“Vazante” is an origin story written in bile and ornamented with reluctant beauty. It takes place in southeastern Brazil in 1821 — some six decades before the abolition of slavery — on a squalid farm deep in the mountains. There, a white drover turned farmer, Antonio (Adriano Carvalho), is trying to make a go of it on the backs of enslaved black men, women and children. He’s failed to cultivate the land, blaming it for his defeat, and seems equally terrible at everything else. Soon after the movie opens, his wife and baby die during labor, a tragedy that suggests that here life itself is doomed from the start.
Indolent and apparently untroubled by his multiple failings, Antonio had received the farm as part of his wife’s dowry. Her doddering mother, Zizinha (Juliana Carneiro Da Cunha), came with the place, and presumably so did the slaves who mind the house, like Joana (Geisa Costa), and others who tend the farm, like Porfírio (Adilson Maghá). It’s an austere, pitiless world and might be a near-unbearable, unwatchable one if the director Daniela Thomas didn’t hook you early. But she does, starting with the black-and-white cinematography that draws you in, just because it’s so infrequently used these days.
The palette is alluringly exotic, but it’s also expressive, with subtle shades — white, dove, slate, jet — that soon take on metaphoric resonance. (Inti Briones is the director of photography.) Yet while the visuals and natural world catch the eye, Ms. Thomas, who has directed movies with Walter Salles, rarely lingers to admire the view or her own handiwork. There’s a bracing lack of vanity in how she conveys this long-lost world and not an iota of misplaced nostalgia. She shows you the loveliness, but she also insistently juxtaposes it with the grim sights and clanging sounds of heavily shackled men.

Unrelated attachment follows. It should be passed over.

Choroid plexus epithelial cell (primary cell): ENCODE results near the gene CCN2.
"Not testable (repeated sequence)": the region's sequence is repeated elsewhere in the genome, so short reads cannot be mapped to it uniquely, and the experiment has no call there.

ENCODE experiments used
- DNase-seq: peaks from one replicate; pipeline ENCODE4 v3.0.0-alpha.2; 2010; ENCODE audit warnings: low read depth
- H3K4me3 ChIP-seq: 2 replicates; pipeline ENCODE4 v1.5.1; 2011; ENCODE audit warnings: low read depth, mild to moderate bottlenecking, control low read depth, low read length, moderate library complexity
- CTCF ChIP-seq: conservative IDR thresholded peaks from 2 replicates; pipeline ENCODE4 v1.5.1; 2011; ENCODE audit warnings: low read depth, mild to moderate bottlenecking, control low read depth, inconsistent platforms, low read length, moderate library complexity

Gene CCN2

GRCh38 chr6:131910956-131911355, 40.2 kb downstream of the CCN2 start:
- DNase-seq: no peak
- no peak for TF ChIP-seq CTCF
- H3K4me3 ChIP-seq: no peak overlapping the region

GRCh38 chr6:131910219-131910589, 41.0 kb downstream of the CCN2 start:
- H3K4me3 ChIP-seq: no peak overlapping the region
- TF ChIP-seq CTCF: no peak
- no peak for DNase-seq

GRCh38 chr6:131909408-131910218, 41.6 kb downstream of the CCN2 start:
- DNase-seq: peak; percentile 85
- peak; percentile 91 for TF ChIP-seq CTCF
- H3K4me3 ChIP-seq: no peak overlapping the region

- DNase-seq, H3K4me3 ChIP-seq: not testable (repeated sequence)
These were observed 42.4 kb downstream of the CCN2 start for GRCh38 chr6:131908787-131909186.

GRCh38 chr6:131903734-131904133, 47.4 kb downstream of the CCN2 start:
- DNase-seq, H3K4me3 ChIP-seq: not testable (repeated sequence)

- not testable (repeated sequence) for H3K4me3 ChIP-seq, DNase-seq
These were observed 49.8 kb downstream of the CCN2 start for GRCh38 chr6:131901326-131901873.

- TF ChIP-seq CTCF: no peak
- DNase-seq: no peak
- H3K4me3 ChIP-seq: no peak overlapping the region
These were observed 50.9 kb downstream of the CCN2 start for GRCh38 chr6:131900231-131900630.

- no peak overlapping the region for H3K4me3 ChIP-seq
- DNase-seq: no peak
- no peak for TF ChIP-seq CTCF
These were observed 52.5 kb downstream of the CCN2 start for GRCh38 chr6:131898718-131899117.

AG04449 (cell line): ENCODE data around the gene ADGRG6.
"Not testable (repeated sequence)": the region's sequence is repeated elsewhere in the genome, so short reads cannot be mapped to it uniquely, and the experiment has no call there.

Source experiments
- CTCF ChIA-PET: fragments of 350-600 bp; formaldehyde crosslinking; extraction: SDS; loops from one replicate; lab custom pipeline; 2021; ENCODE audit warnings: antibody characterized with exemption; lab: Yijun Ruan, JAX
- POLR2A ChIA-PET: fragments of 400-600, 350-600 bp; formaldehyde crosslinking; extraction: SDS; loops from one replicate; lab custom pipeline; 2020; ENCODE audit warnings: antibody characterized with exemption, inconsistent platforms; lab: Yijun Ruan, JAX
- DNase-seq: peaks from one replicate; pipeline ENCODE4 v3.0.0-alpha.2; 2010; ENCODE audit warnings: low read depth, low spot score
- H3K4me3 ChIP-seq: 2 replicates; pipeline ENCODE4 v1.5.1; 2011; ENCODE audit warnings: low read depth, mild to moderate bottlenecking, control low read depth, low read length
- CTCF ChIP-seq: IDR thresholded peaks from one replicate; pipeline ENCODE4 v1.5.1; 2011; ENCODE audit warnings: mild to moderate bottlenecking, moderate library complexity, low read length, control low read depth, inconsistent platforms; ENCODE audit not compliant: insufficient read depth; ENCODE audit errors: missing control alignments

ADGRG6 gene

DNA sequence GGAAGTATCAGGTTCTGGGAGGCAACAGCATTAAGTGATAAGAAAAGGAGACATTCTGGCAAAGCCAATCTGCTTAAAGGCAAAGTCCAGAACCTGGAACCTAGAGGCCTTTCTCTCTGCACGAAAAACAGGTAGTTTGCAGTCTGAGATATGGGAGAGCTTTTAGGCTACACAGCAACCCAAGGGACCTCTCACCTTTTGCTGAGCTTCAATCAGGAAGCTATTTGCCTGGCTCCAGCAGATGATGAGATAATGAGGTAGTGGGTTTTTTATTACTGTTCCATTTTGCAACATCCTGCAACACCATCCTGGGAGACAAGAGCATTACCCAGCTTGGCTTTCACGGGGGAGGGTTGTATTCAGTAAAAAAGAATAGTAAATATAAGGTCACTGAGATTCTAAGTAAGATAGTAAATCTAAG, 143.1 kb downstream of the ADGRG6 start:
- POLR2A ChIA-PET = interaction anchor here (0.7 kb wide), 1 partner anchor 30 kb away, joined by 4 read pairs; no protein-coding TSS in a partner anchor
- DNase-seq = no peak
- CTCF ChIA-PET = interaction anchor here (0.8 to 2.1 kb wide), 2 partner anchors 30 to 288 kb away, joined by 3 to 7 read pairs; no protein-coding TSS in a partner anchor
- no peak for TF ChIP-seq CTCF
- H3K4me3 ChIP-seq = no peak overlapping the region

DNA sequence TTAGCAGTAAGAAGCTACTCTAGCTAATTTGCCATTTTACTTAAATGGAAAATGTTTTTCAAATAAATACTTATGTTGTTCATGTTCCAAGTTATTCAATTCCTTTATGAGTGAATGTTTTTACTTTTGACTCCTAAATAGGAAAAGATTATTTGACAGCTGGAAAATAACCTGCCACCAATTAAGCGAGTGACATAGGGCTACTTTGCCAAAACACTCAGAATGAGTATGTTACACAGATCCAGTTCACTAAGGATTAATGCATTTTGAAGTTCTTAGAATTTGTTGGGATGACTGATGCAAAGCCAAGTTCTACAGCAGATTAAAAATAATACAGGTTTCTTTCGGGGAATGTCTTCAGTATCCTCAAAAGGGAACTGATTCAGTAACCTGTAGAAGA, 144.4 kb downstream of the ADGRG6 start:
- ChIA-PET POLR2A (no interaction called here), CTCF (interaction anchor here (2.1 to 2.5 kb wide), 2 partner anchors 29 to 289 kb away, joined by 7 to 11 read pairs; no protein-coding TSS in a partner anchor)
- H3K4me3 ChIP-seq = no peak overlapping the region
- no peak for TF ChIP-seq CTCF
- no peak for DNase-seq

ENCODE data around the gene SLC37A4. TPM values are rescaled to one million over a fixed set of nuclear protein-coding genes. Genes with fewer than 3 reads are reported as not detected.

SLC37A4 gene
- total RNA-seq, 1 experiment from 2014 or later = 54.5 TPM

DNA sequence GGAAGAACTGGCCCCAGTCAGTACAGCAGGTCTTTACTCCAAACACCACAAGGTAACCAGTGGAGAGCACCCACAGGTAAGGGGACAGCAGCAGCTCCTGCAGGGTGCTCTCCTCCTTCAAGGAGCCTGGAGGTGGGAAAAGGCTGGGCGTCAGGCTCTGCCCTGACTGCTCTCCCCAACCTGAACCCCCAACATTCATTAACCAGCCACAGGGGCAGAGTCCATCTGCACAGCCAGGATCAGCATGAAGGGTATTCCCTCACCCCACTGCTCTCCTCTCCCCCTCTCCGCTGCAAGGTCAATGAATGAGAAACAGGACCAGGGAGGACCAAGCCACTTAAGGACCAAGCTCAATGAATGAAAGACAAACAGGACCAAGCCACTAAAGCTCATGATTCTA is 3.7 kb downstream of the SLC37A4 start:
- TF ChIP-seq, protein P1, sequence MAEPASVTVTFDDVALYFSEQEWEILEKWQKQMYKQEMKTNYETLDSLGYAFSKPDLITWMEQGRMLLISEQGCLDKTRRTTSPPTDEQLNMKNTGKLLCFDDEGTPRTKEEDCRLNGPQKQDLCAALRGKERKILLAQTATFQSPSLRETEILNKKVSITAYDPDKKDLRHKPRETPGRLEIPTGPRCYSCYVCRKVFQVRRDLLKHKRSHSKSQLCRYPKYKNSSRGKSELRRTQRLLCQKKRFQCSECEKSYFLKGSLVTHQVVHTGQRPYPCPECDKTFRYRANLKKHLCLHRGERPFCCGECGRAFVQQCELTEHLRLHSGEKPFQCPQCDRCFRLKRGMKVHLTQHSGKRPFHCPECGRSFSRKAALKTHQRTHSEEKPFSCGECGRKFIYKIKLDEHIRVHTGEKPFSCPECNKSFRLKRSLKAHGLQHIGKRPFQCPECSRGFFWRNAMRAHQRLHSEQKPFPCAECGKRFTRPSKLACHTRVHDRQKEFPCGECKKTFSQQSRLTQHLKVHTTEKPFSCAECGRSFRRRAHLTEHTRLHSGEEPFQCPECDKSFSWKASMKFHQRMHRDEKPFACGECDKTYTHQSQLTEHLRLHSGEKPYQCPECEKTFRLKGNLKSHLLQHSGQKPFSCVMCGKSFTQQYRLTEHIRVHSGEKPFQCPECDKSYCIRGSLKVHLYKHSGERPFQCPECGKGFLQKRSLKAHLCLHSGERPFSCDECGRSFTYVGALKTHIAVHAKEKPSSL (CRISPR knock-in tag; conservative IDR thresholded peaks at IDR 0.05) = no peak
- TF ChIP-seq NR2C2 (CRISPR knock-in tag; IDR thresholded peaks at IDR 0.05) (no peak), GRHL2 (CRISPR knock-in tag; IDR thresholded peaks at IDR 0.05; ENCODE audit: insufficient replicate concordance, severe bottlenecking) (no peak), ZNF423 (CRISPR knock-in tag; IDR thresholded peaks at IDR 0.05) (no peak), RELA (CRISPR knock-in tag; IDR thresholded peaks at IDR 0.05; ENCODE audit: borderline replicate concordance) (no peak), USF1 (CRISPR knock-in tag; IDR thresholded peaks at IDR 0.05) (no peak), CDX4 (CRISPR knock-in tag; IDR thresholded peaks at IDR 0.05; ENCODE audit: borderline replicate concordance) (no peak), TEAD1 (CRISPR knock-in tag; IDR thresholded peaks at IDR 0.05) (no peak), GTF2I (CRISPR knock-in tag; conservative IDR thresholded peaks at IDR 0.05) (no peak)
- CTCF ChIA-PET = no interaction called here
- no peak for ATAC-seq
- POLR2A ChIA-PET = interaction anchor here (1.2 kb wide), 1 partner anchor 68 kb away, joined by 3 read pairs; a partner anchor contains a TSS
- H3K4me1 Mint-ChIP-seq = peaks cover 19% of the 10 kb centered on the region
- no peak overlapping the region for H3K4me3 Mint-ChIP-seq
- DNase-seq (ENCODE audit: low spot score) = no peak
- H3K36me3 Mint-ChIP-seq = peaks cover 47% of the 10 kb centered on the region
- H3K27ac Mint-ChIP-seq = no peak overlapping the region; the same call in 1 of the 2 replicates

Ms. Thomas, working from a script by her and Beto Amaral, plots the narrative coordinates fairly leisurely. The movie’s rhythms are unhurried, though for the most part not indulgently so, and fit both the period and Antonio’s uneasy lassitude (which makes a stark contrast with the slaves’ work). Characters enter and exit, offering up names and filling in the back story. Antonio’s brother-in-law, Bartholomeu (Roberto Audio), slides into the picture with his unhappy wife, Ondina (Sandra Corveloni), and their daughters, Maria Joaquina (Isadora Favero) and Beatriz (Luana Nastas). They’re poor, but while Bartholomeu has resigned himself to his fate, the women around him have not.
Credit Inti Briones/Music Box Films
In time, Ms. Thomas’s focus narrows on Beatriz, whom Antonio weds. He soon departs on business, leaving his child bride (she hasn’t started menstruating) and addled mother-in-law with his openly restless slaves, a development that makes next to no narrative sense but gives Ms. Thomas ample time to stir up trouble and add some dramatic tension. With Antonio away, Beatriz is soon running through the fields with a young slave, Virgílio (Vinicius Dos Anjos). His mother, Feliciana (Jai Baptista), is routinely forced to share Antonio’s bed, which suggests that Virgílio may be Antonio’s son, one more complication in a lyrically minded movie that wafts into schematic tidiness and bluntness.
This shift is at odds with Ms. Thomas’s embrace of ellipticism. She’s obviously interested in how race influences gender and class, and how they all press against — and impinge on — one another until they’re inseparable. (The lack of indigenous people in this story is a curious absence.) It’s also evident that she doesn’t want to make a thesis movie or put speeches in anyone’s mouth. So for much of the movie she comes at her ideas sideways, circling them much as her characters orbit one another and letting her images — a black boy gently running his fingers over a white girl’s arm — carry the weight of her meaning.
By the end, it’s hard not to wish that Ms. Thomas had traded a bit of her art-film drift for something more direct. One of her strongest characters turns out to be an unnamed slave (Toumani Kouyaté, excellent), who’s part of a new group that Antonio brings to the farm. A ferociously charismatic presence, this man serves as the group’s leader and insistently speaks up, commanding attention with each utterance. In a misguided decision, though, his dialogue hasn’t been subtitled, ostensibly because no one at the farm understands the newcomers. “It ain’t Bantu,” an older slave says, referring to an African language. The one man here worth listening to has been effectively silenced.